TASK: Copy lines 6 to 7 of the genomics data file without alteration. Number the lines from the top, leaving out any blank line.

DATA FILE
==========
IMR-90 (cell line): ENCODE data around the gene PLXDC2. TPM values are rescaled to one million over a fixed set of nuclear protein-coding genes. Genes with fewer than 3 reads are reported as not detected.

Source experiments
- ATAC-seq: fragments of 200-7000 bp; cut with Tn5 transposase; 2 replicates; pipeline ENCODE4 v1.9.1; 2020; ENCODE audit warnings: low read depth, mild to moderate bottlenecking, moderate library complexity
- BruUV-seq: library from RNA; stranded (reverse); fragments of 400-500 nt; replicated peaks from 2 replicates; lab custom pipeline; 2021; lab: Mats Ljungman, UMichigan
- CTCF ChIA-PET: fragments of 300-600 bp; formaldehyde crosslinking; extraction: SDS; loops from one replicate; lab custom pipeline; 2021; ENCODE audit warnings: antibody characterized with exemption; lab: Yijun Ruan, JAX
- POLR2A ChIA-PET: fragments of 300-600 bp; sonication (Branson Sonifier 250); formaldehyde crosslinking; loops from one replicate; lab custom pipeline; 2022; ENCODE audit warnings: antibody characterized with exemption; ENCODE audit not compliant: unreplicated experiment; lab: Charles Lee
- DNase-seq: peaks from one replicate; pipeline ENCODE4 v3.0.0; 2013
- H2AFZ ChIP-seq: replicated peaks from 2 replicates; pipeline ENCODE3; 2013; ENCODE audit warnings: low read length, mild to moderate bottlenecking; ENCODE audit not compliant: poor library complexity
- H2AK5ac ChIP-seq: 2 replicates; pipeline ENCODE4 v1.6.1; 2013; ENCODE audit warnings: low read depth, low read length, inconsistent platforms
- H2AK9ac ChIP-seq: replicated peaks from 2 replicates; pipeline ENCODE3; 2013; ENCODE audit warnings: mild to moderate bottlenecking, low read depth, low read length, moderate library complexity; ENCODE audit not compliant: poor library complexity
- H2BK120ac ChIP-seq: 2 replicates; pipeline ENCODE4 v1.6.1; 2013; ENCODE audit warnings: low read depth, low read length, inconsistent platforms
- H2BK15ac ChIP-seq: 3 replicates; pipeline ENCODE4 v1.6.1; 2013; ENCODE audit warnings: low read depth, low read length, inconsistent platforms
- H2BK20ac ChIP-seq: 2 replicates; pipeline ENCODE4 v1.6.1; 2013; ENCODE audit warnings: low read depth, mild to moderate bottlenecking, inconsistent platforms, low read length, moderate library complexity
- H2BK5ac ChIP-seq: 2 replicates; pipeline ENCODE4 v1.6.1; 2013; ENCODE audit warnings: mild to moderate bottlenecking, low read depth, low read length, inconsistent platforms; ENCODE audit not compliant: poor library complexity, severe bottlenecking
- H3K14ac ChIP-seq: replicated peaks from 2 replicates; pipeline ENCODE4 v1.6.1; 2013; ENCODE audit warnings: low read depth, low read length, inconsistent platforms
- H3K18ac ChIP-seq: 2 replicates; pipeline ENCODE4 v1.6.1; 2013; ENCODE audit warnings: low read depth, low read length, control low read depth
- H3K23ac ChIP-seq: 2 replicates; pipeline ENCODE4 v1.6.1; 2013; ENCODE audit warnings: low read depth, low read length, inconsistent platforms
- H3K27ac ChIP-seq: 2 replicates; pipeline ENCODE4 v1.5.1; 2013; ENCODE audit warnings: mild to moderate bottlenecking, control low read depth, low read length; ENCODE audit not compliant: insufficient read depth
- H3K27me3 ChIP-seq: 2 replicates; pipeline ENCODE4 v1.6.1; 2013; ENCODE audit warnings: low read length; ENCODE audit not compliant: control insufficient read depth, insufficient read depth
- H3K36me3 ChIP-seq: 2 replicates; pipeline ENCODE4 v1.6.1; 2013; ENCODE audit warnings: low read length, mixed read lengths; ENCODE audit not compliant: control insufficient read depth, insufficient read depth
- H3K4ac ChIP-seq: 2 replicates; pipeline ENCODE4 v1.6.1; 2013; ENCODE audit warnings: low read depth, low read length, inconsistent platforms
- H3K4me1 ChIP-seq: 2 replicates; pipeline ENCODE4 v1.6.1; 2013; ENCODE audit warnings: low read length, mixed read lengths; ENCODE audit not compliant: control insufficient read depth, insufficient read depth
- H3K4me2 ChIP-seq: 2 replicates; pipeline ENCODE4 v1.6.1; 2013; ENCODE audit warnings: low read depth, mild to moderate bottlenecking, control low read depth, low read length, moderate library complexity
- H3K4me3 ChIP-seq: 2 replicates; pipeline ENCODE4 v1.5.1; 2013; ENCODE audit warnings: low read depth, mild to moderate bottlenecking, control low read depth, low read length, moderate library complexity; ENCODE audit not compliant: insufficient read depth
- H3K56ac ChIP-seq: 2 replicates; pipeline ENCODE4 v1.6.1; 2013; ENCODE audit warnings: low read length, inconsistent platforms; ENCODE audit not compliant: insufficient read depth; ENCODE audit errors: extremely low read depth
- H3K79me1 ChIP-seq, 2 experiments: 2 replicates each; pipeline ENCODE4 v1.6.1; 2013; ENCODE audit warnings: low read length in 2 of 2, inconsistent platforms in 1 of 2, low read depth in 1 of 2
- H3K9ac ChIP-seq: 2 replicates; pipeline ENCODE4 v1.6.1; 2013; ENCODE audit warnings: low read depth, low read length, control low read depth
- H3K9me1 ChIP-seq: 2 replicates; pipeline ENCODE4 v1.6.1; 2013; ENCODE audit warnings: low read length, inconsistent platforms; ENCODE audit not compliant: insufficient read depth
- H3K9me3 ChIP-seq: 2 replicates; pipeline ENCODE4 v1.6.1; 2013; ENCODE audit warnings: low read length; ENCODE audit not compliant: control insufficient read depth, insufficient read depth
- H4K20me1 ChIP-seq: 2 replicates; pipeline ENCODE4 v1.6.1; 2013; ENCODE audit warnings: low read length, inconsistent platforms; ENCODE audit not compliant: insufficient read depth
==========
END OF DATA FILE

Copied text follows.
- POLR2A ChIA-PET: fragments of 300-600 bp; sonication (Branson Sonifier 250); formaldehyde crosslinking; loops from one replicate; lab custom pipeline; 2022; ENCODE audit warnings: antibody characterized with exemption; ENCODE audit not compliant: unreplicated experiment; lab: Charles Lee
- DNase-seq: peaks from one replicate; pipeline ENCODE4 v3.0.0; 2013